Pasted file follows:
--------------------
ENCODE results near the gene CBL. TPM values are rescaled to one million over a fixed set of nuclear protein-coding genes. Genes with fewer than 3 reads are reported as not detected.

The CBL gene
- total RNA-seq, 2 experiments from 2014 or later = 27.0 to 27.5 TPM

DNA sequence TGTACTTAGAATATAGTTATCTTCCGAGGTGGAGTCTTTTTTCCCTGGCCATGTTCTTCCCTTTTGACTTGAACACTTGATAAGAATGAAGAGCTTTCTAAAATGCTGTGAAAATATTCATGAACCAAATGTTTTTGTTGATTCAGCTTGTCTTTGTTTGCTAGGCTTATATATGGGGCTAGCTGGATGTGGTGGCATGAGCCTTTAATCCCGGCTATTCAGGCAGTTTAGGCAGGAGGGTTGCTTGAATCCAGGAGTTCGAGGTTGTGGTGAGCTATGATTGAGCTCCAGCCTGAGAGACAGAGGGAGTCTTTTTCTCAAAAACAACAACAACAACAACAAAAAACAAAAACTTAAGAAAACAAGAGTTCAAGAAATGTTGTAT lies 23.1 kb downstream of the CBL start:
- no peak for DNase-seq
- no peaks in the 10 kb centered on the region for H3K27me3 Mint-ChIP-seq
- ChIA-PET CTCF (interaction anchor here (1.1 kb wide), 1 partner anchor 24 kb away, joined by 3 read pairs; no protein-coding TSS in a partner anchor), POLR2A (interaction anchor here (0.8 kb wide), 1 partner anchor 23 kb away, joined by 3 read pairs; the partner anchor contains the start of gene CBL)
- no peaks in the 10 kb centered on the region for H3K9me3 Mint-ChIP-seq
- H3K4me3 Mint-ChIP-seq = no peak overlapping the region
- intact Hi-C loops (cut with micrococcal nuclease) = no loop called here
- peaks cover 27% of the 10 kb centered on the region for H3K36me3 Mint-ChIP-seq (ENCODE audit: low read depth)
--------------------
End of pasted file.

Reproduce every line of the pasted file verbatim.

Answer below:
ENCODE results near the gene CBL. TPM values are rescaled to one million over a fixed set of nuclear protein-coding genes. Genes with fewer than 3 reads are reported as not detected.

The CBL gene
- total RNA-seq, 2 experiments from 2014 or later = 27.0 to 27.5 TPM

DNA sequence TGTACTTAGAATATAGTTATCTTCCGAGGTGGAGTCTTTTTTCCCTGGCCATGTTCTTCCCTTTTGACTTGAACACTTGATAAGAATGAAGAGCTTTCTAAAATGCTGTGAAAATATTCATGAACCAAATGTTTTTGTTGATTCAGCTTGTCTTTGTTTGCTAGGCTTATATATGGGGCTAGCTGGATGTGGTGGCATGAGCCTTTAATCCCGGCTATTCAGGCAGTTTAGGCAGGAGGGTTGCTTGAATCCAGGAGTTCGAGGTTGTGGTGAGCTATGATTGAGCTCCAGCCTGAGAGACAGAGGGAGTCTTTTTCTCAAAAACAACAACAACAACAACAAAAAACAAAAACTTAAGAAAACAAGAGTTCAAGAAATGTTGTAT lies 23.1 kb downstream of the CBL start:
- no peak for DNase-seq
- no peaks in the 10 kb centered on the region for H3K27me3 Mint-ChIP-seq
- ChIA-PET CTCF (interaction anchor here (1.1 kb wide), 1 partner anchor 24 kb away, joined by 3 read pairs; no protein-coding TSS in a partner anchor), POLR2A (interaction anchor here (0.8 kb wide), 1 partner anchor 23 kb away, joined by 3 read pairs; the partner anchor contains the start of gene CBL)
- no peaks in the 10 kb centered on the region for H3K9me3 Mint-ChIP-seq
- H3K4me3 Mint-ChIP-seq = no peak overlapping the region
- intact Hi-C loops (cut with micrococcal nuclease) = no loop called here
- peaks cover 27% of the 10 kb centered on the region for H3K36me3 Mint-ChIP-seq (ENCODE audit: low read depth)